U.S. Multisociety Task Force on Colorectal Cancer  Releases Updated Screening Recommendations

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The U.S. Multisociety Task Force on Colorectal Cancer—representing the American College of Gastroenterology, the American Gastroenterological Association, and the American Society for Gastrointestinal Endoscopy—has updated its colorectal cancer screening recommendations, which were last published in 2017. The new guidance focuses specifically on when to start and when to stop colorectal cancer screening in average-risk individuals. The full recommendations have been published jointly online by Patel et al via Gastrointestinal Endoscopy, Gastroenterology,andThe American Journal of Gastroenterology and will be available in the January 2022 print issues of these publications. 

Updated Guidance

Included in the new guidance, the task force now suggests colorectal cancer screening in average-risk individuals aged 45 to 49. Unchanged from 2017 are the following recommendations: 

  • The task force strongly recommends colorectal cancer screening for individuals aged 50 to 75 who have not already initiated screening.  
  • For individuals aged 76 to 85, the decision to start or continue screening should be individualized and based on screening history, comorbidity, life expectancy, colorectal cancer risk, and personal preference. 
  • Screening is not recommended after age 85.  

The task force made these determinations based on evidence demonstrating an increasing incidence and mortality from colorectal cancer in individuals younger than 50, with data suggesting that the yield of screening in 45- to 49-year-old individuals is similar to the yield of screening 50- to 59-year-olds and that the benefits of screening in younger individuals outweigh the harms and costs based on modeling studies. In addition, the task force summarized new data since 2017 regarding the risks and benefits of screening beyond age 75 and the appropriate age to stop screening.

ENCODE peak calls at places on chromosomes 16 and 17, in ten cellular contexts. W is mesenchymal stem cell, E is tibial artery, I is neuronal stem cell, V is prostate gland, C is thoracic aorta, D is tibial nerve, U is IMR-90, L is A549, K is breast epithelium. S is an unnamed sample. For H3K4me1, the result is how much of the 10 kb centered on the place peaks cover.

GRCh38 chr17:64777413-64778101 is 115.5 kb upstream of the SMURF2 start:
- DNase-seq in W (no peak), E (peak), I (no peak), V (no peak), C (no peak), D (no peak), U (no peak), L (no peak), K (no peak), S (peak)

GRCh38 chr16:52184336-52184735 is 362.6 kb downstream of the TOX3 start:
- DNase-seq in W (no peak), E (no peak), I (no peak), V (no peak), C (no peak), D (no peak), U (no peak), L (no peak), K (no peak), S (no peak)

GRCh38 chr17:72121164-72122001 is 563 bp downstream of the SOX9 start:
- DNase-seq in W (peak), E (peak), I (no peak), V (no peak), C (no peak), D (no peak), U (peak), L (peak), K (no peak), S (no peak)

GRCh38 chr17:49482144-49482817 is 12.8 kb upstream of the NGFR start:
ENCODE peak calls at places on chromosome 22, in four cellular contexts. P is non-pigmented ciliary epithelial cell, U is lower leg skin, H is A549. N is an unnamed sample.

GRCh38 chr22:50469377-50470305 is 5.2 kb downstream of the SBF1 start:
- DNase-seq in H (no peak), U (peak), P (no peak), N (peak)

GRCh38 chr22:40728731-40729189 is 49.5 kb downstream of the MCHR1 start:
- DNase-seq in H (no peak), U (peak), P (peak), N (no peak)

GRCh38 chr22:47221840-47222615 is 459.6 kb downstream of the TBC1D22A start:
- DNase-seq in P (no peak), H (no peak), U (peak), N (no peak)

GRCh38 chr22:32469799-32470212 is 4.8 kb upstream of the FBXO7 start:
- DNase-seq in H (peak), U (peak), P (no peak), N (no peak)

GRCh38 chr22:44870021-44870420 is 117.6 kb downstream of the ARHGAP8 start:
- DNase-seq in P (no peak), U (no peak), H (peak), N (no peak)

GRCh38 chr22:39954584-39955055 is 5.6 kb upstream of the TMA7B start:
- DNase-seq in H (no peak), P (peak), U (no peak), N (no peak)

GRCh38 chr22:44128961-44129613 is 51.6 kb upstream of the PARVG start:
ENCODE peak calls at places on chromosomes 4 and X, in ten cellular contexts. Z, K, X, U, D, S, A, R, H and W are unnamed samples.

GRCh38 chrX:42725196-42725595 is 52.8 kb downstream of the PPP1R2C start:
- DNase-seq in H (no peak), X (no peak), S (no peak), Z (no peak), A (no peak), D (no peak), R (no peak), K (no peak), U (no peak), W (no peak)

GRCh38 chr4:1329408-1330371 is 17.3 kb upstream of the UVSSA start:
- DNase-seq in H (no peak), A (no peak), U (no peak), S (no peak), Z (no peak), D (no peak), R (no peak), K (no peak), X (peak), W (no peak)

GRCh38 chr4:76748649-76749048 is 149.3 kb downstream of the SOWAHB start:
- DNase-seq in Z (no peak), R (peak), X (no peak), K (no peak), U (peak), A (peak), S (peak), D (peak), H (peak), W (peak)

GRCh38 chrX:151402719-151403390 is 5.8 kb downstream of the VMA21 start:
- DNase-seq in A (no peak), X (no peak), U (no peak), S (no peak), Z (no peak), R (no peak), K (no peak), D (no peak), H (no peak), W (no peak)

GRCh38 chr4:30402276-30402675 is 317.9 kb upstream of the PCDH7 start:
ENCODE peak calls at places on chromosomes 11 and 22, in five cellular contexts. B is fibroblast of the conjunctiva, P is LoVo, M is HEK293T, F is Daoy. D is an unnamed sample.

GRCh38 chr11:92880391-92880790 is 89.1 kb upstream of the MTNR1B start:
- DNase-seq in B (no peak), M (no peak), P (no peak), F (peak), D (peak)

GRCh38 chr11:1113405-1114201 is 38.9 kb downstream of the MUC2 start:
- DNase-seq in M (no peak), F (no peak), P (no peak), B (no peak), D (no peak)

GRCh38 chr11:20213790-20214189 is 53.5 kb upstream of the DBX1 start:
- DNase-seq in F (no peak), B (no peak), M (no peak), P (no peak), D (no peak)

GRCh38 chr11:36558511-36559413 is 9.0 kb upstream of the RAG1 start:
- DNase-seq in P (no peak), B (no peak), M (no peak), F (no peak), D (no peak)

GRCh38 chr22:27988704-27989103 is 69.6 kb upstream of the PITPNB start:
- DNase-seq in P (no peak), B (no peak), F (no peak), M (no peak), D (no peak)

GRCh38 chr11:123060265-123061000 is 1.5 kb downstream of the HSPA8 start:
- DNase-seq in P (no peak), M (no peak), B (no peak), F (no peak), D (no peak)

This updated guidance from the Multisociety Task Force is aligned with multiple other professional societies, including the U.S. Preventive Services Task Force, the National Comprehensive Cancer Network, and the American Cancer Society. 

Disclosure: For full disclosures of the guideline authors, visit or

The content in this post has not been reviewed by the American Society of Clinical Oncology, Inc. (ASCO®) and does not necessarily reflect the ideas and opinions of ASCO®.